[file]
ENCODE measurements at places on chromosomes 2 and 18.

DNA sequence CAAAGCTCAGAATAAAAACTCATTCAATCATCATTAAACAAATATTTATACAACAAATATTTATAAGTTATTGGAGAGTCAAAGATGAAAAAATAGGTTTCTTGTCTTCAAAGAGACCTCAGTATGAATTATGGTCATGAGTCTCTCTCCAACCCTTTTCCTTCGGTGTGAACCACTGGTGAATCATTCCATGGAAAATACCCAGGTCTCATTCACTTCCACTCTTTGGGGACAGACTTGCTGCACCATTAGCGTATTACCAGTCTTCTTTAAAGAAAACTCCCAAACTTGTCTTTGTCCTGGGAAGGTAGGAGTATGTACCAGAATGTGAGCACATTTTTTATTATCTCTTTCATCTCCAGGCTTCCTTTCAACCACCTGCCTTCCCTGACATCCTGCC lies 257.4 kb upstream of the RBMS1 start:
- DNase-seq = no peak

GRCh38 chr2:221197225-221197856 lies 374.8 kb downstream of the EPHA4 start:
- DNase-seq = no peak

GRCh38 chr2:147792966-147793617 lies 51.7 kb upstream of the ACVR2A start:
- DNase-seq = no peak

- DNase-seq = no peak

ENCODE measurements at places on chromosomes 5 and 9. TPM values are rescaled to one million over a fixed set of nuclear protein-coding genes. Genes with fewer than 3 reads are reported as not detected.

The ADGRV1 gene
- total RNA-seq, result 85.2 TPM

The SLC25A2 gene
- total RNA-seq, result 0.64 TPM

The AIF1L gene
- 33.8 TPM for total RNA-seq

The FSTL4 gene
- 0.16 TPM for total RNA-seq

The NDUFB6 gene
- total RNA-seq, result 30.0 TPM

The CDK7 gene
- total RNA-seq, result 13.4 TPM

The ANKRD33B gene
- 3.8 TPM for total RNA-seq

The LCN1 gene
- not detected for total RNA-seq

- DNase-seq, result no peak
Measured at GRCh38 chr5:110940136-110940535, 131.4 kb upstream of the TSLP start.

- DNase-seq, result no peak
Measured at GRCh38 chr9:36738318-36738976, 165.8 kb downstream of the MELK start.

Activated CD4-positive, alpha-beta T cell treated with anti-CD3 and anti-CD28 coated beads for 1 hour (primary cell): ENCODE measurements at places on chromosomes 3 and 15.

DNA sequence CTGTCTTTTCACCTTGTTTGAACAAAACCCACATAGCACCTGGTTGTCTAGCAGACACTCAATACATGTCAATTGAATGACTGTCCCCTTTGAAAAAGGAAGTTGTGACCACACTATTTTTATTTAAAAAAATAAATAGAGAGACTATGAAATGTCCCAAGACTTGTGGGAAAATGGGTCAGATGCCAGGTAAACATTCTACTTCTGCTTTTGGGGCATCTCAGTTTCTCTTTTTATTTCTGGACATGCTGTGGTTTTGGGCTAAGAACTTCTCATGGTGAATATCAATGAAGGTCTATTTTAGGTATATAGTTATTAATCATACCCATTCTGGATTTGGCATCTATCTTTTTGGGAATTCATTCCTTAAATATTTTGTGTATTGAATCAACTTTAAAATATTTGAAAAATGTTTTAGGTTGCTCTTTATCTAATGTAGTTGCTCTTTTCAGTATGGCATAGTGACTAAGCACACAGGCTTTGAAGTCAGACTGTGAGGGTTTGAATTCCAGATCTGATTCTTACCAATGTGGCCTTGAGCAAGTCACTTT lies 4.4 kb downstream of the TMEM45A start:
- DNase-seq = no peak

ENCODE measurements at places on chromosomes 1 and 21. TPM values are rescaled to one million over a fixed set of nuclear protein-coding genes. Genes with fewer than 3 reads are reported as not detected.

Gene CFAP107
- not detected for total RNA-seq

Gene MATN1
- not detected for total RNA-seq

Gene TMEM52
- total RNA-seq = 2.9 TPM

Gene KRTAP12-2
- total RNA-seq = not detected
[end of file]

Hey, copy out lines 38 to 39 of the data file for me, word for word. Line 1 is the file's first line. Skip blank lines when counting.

Gene TMEM52
- total RNA-seq = 2.9 TPM